“Hemis Festivalen” i Ladakh

India is the land of festivals, where people of different ethnicities live relatively peacefully together. The festivals are organized at different levels - at the state level, according to religious divides or according to ethnicity. The large number of festivals testifies to a rich culture and rich traditions.

In our series on Indian festivals, this time we will focus on Hemis which is a two-day Buddhist festival. It is celebrated in the Hemis Monastery in Ladakh in the Kashmir region. This region is administered by India and is one of the most troubled corners of the country. Both India, Pakistan and China demand sovereignty over the area.

The Hemis Festival is celebrated annually in June / July and marks the birthday of Guru Padamsambhava and the victory of good over evil. According to legend, this Indian guru defeated demons and evil spirits. Padamsambhava means born of Lotus and traditional biographies claim that as an eight-year-old he allowed himself to be incarnated out of a lotus flower. Some stories may also tell that it was this guru who is said to have brought Buddhism to Tibet.

On this day, Hemis Monastery is beautifully decorated and is the center of the festival. Here the area's beautiful crafts are exhibited, and the natives dress in beautiful traditional costumes and gather in the courtyard of the monastery, which is the largest Buddhist monastery in Ladakh. Buddhist llamas and monks dance the sacred mask dance to the sound of drums, cymbals and up to 3-4 meter long metal trumpets.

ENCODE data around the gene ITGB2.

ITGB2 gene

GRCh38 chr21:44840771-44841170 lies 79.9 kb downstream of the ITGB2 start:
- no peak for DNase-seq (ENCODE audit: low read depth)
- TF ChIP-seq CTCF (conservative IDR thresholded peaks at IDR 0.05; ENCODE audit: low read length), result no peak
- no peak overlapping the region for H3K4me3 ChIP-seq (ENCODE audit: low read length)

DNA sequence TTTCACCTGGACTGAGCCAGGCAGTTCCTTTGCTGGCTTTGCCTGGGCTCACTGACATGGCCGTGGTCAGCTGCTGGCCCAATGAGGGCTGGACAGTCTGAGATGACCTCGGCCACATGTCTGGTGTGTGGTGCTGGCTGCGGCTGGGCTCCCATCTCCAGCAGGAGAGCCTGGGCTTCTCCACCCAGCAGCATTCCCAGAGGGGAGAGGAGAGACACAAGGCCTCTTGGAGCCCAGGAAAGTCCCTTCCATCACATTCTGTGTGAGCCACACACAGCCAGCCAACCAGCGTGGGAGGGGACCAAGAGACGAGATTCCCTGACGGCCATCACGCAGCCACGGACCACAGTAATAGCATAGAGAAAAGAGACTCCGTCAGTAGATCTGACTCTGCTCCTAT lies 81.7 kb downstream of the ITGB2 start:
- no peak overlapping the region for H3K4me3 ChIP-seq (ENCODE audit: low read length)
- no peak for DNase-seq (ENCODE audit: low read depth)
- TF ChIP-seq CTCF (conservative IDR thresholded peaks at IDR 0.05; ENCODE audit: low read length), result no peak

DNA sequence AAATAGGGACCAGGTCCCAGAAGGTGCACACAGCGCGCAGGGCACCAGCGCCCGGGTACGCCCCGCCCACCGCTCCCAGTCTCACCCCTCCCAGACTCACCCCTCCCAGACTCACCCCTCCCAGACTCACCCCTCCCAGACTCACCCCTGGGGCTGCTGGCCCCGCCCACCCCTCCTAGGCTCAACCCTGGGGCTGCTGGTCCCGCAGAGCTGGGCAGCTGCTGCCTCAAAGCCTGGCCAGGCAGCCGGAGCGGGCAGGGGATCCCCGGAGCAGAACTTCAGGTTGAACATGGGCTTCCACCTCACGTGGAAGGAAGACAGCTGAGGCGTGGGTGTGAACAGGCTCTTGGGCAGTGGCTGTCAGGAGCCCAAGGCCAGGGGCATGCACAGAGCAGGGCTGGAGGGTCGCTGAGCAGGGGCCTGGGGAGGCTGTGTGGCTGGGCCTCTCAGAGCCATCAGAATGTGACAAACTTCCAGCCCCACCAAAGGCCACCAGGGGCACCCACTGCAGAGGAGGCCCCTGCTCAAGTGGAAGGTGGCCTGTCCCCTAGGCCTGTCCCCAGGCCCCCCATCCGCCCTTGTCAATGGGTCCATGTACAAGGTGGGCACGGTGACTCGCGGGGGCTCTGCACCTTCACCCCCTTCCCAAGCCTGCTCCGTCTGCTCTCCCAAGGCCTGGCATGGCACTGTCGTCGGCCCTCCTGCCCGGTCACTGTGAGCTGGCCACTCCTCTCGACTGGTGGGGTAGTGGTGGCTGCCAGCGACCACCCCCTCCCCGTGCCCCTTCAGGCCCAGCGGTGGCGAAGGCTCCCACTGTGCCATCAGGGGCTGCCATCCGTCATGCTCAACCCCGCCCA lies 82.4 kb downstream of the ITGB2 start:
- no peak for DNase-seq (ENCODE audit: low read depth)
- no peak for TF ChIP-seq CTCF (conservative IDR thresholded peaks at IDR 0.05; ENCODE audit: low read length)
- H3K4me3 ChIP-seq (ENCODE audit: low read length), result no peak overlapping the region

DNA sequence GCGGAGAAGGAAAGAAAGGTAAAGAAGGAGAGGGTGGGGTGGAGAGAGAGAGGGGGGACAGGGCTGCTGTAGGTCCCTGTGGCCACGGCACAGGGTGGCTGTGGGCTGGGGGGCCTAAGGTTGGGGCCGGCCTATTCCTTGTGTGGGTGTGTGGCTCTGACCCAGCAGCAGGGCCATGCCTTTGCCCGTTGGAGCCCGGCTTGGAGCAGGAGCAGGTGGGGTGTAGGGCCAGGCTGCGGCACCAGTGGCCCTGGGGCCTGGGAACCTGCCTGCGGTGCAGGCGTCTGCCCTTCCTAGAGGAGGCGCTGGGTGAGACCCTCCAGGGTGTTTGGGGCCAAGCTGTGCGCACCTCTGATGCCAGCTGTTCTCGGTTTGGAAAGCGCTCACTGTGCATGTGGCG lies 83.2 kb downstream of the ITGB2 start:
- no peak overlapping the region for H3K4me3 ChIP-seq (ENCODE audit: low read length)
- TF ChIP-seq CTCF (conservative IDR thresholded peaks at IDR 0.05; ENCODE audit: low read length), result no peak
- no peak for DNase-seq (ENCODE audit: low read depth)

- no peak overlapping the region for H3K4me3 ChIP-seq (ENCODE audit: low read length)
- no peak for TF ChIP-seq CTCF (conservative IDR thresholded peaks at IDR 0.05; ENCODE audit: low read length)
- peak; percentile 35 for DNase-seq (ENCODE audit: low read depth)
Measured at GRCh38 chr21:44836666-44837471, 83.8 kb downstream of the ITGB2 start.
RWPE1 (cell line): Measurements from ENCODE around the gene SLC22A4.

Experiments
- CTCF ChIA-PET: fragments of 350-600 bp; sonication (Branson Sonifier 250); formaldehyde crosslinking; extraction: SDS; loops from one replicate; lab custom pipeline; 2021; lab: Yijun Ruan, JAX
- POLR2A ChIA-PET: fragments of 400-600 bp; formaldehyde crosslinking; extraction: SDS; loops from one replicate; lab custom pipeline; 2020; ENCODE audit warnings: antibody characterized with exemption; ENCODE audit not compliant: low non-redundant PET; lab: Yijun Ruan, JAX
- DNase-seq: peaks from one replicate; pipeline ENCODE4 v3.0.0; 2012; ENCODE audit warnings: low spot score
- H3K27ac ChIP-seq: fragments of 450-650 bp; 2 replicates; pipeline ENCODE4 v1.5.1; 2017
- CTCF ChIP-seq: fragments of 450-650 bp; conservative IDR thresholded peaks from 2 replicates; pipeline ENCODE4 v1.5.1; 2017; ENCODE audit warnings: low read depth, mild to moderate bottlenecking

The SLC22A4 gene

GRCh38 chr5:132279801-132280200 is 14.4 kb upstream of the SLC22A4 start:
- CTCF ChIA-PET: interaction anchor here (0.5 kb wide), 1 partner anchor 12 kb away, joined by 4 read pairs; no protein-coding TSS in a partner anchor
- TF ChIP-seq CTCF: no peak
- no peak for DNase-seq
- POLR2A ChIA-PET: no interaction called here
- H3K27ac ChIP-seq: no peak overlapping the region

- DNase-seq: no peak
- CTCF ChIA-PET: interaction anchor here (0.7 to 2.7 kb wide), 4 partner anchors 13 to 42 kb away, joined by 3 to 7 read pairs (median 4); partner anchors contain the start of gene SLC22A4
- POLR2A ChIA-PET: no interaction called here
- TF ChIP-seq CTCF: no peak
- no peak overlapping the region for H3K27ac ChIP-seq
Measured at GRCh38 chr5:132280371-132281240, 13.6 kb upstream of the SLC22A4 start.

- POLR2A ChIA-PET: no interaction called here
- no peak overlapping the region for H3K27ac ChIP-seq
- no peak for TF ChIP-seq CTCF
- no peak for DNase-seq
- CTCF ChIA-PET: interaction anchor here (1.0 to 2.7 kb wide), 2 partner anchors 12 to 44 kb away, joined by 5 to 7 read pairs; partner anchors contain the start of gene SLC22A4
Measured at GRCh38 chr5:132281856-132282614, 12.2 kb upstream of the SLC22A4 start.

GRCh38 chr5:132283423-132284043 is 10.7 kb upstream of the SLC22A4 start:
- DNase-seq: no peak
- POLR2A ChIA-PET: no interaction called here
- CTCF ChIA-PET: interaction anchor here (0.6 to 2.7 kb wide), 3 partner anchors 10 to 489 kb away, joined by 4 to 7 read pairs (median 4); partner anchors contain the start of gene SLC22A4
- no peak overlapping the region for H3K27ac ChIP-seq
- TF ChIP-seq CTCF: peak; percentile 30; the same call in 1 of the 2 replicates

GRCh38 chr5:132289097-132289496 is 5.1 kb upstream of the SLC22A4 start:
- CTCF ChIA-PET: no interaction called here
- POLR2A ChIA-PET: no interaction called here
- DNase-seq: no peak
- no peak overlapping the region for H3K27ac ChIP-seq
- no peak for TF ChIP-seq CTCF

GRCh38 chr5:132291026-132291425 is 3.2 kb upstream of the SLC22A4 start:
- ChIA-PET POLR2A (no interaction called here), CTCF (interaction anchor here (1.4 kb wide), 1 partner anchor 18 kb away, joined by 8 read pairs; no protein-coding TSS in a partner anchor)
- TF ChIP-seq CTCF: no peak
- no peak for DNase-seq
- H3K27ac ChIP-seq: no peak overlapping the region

The mask dances, also known as 'Cham Dance', are one of the festival's highlights. Here the victory of good over evil is depicted. The dances are accompanied by plays. According to tradition, the monks should wear long dresses, elaborate masks and headgear. Each mask has a special meaning attached to it. A figure of dough representing the evil forces is crushed by the dancers and the pieces are thrown in four different directions. The ritual indicates the purification of the soul after death.  

The otherwise so cold landscape comes alive during the festival, which is one of the most important Buddhist festivals, and which, in addition to gathering the locals, also gathers tourists from all over the world. The festival is a mix of entertainment, history, culture and spirituality.

 

   

                                       Scenes from the festival Hemis

                             

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The "Hemis Festival" in Ladakh

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